The tribute segued into the Three Horsemen Panel, with Ayaan Hirsi Ali. After the huge applause had subsided, the proceedings were held in an informal manner, which Dawkins told us they’d play by ear, and see how it went.

Cooperation and secularism seemed to be the de facto theme of this Global Atheist Convention. I thought it might have just been me, owing to my attending secularist fringe events where cooperation in secular campaigning was discussed, but I’ve seen other people make much the same observations, here and there.

Cooperation, discussed by the panel, touched on a few interesting observations; Dennett raised Ayaan Hirsi Ali’s call for people to help secular Muslims, stating his own experience that while secular Muslims were not wary of atheists, they could be wary of being found by fundamentalist Muslims to have associated with atheists, which was risky.

I suspect that this may be more of an issue in the antipode than down-under, although it doesn’t seem to be hurting George Galloway’s prospects much – why deal with moderate, secular Muslims when you can treat the fundamentalists as a voting bloc, right? Well, it works for some people.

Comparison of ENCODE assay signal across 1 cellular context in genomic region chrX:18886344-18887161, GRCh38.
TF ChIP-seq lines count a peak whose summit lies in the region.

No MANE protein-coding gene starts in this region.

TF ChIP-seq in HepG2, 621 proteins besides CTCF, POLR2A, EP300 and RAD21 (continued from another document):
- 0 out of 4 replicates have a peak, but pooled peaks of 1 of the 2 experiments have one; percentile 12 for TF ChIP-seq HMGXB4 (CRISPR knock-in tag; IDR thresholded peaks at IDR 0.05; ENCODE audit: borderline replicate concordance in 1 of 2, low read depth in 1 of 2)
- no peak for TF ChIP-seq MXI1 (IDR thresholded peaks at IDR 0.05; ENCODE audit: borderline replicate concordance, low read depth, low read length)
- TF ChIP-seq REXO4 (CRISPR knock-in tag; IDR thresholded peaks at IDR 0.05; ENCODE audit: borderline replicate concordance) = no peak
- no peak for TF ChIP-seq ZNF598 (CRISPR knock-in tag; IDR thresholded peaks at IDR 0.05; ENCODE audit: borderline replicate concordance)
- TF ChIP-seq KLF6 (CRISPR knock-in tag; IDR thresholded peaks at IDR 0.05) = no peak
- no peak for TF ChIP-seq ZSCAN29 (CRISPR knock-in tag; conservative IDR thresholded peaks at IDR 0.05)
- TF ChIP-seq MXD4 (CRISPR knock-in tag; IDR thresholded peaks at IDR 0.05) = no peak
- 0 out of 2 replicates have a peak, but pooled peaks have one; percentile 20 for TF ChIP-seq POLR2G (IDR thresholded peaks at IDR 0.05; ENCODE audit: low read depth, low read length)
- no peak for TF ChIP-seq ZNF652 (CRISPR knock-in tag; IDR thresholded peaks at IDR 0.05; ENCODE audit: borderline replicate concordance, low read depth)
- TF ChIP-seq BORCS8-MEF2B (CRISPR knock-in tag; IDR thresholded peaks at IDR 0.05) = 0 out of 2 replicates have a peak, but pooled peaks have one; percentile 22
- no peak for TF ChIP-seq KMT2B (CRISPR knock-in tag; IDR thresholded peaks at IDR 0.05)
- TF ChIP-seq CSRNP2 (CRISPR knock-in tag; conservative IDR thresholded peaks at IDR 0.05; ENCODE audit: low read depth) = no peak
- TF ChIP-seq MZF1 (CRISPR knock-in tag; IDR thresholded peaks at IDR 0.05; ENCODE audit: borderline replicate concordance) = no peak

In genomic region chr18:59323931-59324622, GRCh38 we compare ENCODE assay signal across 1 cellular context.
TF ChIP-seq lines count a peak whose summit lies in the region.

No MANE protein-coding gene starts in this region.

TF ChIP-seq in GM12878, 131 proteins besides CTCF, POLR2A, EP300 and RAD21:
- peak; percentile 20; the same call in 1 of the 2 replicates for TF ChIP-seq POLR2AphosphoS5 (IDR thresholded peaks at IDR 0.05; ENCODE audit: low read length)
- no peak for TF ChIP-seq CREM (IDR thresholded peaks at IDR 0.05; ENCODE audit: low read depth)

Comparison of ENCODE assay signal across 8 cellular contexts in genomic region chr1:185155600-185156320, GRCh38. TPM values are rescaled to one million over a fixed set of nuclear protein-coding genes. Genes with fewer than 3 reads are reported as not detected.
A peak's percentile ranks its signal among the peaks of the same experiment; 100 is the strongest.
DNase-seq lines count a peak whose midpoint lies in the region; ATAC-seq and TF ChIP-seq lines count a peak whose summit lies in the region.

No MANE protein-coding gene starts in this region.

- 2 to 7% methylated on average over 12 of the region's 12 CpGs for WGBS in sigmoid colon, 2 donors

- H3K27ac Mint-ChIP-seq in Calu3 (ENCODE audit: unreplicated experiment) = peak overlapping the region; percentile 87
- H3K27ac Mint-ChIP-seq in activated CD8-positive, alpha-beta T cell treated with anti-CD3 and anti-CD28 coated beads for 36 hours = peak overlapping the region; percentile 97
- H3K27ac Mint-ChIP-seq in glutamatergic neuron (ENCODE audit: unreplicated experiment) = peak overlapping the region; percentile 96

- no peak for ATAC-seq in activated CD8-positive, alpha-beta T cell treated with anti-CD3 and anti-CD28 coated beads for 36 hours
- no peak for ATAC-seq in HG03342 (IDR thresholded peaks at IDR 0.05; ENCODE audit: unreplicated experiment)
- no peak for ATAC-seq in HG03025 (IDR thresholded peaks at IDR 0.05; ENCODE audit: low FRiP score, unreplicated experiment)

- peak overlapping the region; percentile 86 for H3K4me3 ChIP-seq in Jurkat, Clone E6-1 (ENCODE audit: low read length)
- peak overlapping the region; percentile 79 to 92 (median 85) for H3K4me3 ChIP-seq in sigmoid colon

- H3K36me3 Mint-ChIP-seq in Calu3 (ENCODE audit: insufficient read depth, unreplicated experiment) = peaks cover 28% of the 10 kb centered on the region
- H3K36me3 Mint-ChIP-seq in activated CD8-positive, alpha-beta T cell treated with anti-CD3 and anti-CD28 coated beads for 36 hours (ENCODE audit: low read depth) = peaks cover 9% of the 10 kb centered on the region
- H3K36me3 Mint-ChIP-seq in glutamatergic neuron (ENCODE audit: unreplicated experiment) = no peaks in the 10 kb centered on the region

I digress.

Contrary to a lot of public opinion, ‘new atheists’ aren’t opposed to cooperation, which makes any such line of questioning just a bit more trivial. Distinctions then, if sensible ones are to be made, as well as subsequent discussion, should be based on something like the conditions under which such cooperation would best occur, not on the prospect of cooperation itself. Unless of course you’re one of those parties benefiting from public confusion on the matter, in which case you’d want to present your political opposition as uncooperative, while being uncooperative yourself.

The Q&A session was pretty entertaining; one poor chap asking Richard Dawkins why a brain hadn’t evolved to the size of the entire universe. Ahem. Dawkins answered by pointing out the somewhat finite size of the birth canal.

While there are probably better, more technical objections to the query, it was a funny retort, and a nice light-hearted note on which to end the GAC proper. Although, having booked for a fringe event the following night, featuring PZ Myers, Chris Stedman and Leslie Cannold, on that very vexed of topics, cooperation still weighed on my mind.